July 23: Harvey is now officially a free agent after clearing waivers, the Angels announced.
July 21: The Angels have requested unconditional release waivers on right-handed pitcher Matt Harvey, according to Rhett Bollinger of MLB.com. The move comes after Harvey was designated for assignment on Friday.
Thus continues a frustrating season for Harvey, who earned an $11MM contract from the Halos, representing an opportunity to re-establish himself as a viable rotation option after injuries derailed his career. Unfortunately, though, the contract has been a disaster for the playoff-hopeful Angels, who have by all measures received negative value from their one-year investment: Harvey’s ERA has ballooned to 7.09, the worst of his career. Other indicators paint a similar picture: with a 6.36 FIP and a .390 xwOBA, the Angels had little reason to continue trotting Harvey out to the mound every fifth day.
Harvey has seen his fastball velocity take yet another step back this season, continuing a trend that began after his peak in 2013. In 2019, Harvey’s fastball has averaged 93.68 mph per Brooks Baseball, a far cry from the 96.96 mark he posted in his All-Star season. While the former number still comes in slightly above average, the declining velocity mirrors an overall trend in Harvey’s performance, with his strikeout rate declining to a career-worst 14.7%. That, coupled with a walk rate that is likewise trending in the wrong direction, has led to an abysmal 1.34 K:BB ratio.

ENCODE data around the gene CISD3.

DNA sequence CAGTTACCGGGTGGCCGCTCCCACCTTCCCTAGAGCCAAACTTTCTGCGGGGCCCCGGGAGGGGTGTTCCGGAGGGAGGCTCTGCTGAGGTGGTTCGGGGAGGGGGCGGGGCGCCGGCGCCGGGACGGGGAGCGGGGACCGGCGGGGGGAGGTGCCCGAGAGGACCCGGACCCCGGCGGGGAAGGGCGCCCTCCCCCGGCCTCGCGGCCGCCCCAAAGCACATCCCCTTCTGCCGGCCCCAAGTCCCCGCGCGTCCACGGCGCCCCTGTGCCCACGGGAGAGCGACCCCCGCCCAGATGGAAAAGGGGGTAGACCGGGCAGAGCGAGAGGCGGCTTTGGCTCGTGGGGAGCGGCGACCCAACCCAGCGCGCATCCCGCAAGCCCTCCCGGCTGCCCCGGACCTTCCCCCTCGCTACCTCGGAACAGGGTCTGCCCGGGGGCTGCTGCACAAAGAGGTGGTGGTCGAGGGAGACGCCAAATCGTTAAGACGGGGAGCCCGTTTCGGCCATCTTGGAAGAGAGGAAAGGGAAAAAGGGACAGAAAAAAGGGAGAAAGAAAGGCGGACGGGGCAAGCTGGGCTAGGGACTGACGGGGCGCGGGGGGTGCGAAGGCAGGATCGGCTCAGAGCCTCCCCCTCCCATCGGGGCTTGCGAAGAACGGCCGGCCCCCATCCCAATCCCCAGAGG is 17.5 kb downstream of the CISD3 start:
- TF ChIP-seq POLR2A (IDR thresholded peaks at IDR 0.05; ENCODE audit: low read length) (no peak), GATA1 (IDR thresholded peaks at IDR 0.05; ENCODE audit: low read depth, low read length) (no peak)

With his Angels tenure now in the rear-view, it will be intriguing to monitor Harvey’s status in free agency. Given the prodigious success that he enjoyed early in his career, it seems likely that several teams will have interest in taking a flyer on the veteran, especially at a much more affordable price; in light of his recent performance, Harvey may only garner a minor-league deal. Perhaps teams would be interested in converting Harvey to a bullpen role in hopes that his stuff would play up, though it’s unclear if Harvey himself would be open to such a change. The Mets experimented with Harvey as a reliever prior to his departure in 2018, though he only made four appearances, making it hard to draw any conclusions about his viability out of the bullpen.